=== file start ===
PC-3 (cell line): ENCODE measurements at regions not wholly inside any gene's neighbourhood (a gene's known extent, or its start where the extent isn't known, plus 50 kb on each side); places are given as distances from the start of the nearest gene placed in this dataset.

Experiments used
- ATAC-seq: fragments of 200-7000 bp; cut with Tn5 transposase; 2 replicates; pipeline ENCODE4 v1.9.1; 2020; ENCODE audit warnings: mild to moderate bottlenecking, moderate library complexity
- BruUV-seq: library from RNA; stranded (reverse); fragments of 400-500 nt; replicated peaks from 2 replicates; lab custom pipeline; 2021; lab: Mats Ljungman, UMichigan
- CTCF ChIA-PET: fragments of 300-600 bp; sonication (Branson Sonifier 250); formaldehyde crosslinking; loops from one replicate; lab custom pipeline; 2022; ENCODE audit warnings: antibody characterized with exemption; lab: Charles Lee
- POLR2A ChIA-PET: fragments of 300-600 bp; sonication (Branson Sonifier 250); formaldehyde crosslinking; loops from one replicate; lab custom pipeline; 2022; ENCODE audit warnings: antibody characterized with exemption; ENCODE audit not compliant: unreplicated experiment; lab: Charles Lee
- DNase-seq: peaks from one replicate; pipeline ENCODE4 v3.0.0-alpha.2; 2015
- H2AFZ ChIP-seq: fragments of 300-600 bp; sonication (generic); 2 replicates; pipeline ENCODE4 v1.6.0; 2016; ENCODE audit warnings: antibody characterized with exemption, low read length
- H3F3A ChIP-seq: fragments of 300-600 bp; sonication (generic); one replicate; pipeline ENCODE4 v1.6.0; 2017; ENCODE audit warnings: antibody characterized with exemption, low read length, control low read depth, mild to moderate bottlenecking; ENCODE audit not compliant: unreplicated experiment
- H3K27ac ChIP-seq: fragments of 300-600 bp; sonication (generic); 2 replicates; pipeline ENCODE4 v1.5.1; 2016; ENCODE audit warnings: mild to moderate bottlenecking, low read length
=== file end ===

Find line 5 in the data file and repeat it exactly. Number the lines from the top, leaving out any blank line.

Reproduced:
- CTCF ChIA-PET: fragments of 300-600 bp; sonication (Branson Sonifier 250); formaldehyde crosslinking; loops from one replicate; lab custom pipeline; 2022; ENCODE audit warnings: antibody characterized with exemption; lab: Charles Lee